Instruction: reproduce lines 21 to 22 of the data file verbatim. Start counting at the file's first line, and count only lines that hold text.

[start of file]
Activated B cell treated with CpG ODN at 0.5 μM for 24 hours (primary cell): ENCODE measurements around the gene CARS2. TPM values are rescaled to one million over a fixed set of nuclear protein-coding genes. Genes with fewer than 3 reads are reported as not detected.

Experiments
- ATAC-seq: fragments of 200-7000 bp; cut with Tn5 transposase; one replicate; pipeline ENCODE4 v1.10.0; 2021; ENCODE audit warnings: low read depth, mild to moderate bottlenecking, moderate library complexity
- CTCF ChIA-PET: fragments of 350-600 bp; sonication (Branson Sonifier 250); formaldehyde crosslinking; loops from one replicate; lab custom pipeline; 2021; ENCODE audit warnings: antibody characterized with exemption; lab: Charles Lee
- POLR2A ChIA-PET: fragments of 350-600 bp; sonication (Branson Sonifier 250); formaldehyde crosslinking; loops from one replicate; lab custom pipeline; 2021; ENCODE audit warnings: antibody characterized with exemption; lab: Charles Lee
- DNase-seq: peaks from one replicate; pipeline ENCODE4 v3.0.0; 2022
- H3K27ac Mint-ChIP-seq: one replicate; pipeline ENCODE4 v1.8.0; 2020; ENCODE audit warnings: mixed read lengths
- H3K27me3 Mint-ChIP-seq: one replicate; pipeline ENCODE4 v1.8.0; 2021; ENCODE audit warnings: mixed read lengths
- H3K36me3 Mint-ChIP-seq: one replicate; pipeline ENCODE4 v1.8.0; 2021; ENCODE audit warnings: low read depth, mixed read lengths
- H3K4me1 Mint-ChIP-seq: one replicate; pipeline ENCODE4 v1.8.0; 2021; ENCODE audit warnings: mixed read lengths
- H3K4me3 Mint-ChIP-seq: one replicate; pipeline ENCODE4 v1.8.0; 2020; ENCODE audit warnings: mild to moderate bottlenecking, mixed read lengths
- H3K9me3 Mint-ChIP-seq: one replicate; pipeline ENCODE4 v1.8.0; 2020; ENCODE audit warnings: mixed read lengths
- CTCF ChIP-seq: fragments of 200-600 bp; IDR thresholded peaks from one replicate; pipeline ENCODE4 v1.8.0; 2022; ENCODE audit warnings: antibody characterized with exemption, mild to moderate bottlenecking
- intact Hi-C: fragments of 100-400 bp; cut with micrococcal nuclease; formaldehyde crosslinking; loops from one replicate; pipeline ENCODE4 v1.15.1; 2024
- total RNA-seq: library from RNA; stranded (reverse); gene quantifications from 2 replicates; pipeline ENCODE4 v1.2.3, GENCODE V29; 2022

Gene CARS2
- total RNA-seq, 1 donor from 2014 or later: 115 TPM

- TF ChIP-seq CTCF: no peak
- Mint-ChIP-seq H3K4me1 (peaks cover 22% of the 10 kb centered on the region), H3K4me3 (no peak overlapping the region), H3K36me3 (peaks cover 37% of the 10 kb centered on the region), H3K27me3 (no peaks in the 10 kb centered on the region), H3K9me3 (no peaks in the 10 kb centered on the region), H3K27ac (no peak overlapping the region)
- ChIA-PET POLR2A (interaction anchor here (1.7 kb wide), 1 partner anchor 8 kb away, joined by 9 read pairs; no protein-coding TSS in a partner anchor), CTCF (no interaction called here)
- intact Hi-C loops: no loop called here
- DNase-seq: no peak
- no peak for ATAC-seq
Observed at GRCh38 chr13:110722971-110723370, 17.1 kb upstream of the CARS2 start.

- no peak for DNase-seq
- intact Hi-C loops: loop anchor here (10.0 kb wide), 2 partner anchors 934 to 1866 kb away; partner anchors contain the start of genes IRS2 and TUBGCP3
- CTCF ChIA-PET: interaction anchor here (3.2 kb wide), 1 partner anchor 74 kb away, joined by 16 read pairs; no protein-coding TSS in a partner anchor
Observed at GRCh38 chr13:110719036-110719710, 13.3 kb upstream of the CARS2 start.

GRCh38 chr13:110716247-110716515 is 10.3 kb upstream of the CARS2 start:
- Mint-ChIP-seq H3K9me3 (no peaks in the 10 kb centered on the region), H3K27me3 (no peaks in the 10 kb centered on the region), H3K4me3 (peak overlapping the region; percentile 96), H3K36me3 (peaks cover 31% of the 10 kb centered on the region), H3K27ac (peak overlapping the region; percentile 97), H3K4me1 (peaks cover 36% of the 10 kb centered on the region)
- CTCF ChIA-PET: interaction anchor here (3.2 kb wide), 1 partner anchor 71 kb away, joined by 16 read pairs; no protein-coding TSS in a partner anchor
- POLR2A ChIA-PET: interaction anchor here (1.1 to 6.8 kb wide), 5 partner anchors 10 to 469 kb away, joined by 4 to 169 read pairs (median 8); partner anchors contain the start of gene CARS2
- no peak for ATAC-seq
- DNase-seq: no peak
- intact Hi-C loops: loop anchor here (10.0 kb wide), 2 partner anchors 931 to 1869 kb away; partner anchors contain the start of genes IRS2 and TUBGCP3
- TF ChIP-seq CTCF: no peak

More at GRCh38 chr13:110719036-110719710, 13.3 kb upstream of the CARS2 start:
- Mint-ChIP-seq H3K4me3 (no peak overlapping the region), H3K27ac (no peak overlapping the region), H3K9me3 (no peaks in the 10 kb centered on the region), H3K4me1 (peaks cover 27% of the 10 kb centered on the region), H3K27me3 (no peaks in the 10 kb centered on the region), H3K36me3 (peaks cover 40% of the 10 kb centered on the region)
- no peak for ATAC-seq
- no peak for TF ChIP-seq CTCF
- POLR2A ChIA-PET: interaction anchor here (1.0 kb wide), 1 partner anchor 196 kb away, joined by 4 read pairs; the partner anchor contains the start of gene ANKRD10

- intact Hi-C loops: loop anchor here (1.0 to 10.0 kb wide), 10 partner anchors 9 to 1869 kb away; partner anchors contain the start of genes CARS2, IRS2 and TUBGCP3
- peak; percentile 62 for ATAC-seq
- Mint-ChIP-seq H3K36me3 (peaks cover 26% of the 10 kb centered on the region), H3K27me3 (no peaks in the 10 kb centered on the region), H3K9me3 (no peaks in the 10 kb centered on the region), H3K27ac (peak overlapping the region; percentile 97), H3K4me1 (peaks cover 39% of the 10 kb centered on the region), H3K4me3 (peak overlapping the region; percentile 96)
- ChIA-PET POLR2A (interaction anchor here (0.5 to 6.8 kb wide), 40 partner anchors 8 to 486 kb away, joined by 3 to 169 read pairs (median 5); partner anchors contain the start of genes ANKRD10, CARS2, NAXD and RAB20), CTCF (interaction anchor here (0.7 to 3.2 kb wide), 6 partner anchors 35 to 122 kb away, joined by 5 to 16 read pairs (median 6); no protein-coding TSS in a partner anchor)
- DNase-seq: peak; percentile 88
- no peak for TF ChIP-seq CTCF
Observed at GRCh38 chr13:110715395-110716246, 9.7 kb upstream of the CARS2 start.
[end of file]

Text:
- intact Hi-C loops: no loop called here
- DNase-seq: no peak